The Steam Deck only now dropping off Valve's Top 10 chart after a year and a half shows the staying power of the wee handheld gaming PC

Steam Deck with an image from Elden Ring overlayed on the screen
(Image credit: Future, FromSoftware)

It had to happen at some point but Valve's much-loved Steam Deck has been falling down its weekly revenue charts for a little while now. For the past two weeks, though, it's dropped outside of the top ten, suggesting that competition from ASUS, Ayaneo, OneXPlayer, and Aokzoe has taken a sizeable slice of the handheld PC market.

As reported by GamingOnLinux, sales of the Steam Deck have slowed to the point where it's no longer in Valve's top ten for weekly revenue. That in itself isn't particularly surprising as the majority of people who really want one will have already bought it and the rise of the Air 1S, OneXFly, and ROG Ally will also have contributed to the decrease in shipments.

What is astonishing, though, is just how long the Steam Deck has dominated the charts. Valve lists its weekly top sellers in terms of revenue generated and since the portable PC first launched in February 2022, it's spent 82 weeks in the top ten. 

That's almost one year and seven months. The Steam Deck topped the chart for a total of 38 weeks in total, nearly nine months of revenue supremacy.

With results like that, Valve must be quite pleased with itself and the decision to make the Steam Deck must feel especially validated after the disappointment of Steam Machines and the Steam Controller

Revenue isn't the same as profit, of course, and what we don't know is just how much money Valve has made from all those Deck sales.

I suspect the profit margins aren't huge, certainly nothing like those seen in a graphics card, for example. But regardless of the margin, the Steam Deck has clearly been a runaway success and that means we will almost certainly see a Steam Deck 2 at some point in the future.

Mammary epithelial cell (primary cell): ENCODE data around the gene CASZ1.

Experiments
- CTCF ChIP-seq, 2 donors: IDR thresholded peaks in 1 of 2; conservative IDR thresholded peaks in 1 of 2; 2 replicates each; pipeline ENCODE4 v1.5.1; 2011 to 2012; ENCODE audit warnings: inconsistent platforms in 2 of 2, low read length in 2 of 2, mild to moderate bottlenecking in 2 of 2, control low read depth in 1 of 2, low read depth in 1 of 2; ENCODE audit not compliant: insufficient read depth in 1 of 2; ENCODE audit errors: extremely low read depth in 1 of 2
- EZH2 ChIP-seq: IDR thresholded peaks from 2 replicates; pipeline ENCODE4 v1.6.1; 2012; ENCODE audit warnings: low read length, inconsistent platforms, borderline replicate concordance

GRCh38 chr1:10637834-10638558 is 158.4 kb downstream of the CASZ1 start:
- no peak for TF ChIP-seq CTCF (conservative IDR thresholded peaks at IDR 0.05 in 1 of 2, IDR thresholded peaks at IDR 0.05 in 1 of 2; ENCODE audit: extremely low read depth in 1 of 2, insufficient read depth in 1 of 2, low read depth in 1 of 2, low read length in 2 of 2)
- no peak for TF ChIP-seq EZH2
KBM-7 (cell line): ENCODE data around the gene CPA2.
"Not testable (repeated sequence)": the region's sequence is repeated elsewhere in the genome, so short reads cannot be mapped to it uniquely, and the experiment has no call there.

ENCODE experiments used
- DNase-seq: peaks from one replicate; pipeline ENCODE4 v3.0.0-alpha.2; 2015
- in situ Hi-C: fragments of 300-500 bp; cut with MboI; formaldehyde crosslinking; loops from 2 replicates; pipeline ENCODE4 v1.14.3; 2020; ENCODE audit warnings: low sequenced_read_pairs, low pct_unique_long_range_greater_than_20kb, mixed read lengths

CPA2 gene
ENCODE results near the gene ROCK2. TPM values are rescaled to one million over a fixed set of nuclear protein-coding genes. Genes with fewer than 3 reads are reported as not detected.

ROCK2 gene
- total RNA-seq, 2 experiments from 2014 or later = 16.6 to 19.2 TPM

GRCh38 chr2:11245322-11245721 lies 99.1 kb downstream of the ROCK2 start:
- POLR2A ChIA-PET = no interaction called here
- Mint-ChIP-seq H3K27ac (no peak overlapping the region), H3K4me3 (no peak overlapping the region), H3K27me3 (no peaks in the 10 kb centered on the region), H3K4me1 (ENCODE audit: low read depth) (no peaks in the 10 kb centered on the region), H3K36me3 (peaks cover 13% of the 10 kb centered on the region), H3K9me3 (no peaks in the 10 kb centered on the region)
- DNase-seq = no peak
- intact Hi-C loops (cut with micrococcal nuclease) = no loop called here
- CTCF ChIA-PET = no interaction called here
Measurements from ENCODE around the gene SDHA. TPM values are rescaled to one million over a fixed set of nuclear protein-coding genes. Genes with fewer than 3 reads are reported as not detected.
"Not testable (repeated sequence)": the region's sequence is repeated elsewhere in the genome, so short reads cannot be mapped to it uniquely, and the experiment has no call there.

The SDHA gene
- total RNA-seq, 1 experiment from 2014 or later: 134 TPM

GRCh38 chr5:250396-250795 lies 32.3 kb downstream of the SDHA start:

Valve has made it clear that this isn't going to happen any time soon but there's been enough hints around the Internet that some kind of a refreshed Steam Deck may appear this year or perhaps very early in 2024. It's probably not going to be any faster nor sport many extra features and is most likely just going to be cheaper for Valve to manufacture, but here's hoping for a nicer screen. 


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Nick Evanson
Hardware Writer

Nick, gaming, and computers all first met in 1981, with the love affair starting on a Sinclair ZX81 in kit form and a book on ZX Basic. He ended up becoming a physics and IT teacher, but by the late 1990s decided it was time to cut his teeth writing for a long defunct UK tech site. He went on to do the same at Madonion, helping to write the help files for 3DMark and PCMark. After a short stint working at, Nick joined Futuremark (MadOnion rebranded) full-time, as editor-in-chief for its gaming and hardware section, YouGamers. After the site shutdown, he became an engineering and computing lecturer for many years, but missed the writing bug. Cue four years at and over 100 long articles on anything and everything. He freely admits to being far too obsessed with GPUs and open world grindy RPGs, but who isn't these days?